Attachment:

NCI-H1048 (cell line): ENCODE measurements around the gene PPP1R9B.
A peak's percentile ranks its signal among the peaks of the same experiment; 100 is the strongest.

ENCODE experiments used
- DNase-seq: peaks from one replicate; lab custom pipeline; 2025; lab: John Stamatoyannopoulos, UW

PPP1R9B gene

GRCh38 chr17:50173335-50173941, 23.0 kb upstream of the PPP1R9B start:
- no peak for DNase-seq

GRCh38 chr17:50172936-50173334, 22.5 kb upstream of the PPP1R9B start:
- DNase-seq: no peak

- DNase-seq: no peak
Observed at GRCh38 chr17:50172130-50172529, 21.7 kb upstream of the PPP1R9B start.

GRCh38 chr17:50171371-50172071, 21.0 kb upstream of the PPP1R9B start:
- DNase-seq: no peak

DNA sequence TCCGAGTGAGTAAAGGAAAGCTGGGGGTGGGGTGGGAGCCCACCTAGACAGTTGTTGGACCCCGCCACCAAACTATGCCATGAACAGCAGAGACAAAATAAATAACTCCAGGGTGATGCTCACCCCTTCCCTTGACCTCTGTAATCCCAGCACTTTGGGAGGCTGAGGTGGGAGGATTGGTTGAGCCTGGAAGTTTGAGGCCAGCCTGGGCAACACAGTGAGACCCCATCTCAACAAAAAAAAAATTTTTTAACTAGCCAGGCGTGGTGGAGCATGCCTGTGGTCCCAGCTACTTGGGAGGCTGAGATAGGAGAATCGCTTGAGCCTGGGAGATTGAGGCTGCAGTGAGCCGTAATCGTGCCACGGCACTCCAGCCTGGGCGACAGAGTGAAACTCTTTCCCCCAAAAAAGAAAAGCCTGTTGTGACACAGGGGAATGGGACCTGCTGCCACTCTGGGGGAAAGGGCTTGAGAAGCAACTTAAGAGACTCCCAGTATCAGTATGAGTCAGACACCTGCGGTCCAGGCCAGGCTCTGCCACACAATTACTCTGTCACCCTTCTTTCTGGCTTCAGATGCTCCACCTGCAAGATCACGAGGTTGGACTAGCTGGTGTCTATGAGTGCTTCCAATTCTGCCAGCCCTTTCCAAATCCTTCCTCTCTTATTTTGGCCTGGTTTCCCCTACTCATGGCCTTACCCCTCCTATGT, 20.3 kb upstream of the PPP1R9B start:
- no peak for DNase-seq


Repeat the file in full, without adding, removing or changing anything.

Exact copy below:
NCI-H1048 (cell line): ENCODE measurements around the gene PPP1R9B.
A peak's percentile ranks its signal among the peaks of the same experiment; 100 is the strongest.

ENCODE experiments used
- DNase-seq: peaks from one replicate; lab custom pipeline; 2025; lab: John Stamatoyannopoulos, UW

PPP1R9B gene

GRCh38 chr17:50173335-50173941, 23.0 kb upstream of the PPP1R9B start:
- no peak for DNase-seq

GRCh38 chr17:50172936-50173334, 22.5 kb upstream of the PPP1R9B start:
- DNase-seq: no peak

- DNase-seq: no peak
Observed at GRCh38 chr17:50172130-50172529, 21.7 kb upstream of the PPP1R9B start.

GRCh38 chr17:50171371-50172071, 21.0 kb upstream of the PPP1R9B start:
- DNase-seq: no peak

DNA sequence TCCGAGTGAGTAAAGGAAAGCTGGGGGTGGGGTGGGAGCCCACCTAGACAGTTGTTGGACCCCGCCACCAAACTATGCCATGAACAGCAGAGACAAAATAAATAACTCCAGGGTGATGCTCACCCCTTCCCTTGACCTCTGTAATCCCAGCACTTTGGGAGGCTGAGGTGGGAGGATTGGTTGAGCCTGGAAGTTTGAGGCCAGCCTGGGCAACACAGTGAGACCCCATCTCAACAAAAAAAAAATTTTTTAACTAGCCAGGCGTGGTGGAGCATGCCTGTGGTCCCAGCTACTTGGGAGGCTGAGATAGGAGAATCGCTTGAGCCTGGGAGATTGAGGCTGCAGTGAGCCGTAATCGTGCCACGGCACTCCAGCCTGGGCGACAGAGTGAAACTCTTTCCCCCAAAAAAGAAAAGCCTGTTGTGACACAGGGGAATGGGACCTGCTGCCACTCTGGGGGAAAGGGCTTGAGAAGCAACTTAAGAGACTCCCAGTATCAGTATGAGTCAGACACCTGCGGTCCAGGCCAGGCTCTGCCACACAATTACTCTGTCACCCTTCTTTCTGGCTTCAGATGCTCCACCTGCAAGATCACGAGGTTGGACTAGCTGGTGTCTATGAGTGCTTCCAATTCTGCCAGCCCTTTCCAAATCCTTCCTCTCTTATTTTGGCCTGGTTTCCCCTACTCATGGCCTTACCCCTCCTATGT, 20.3 kb upstream of the PPP1R9B start:
- no peak for DNase-seq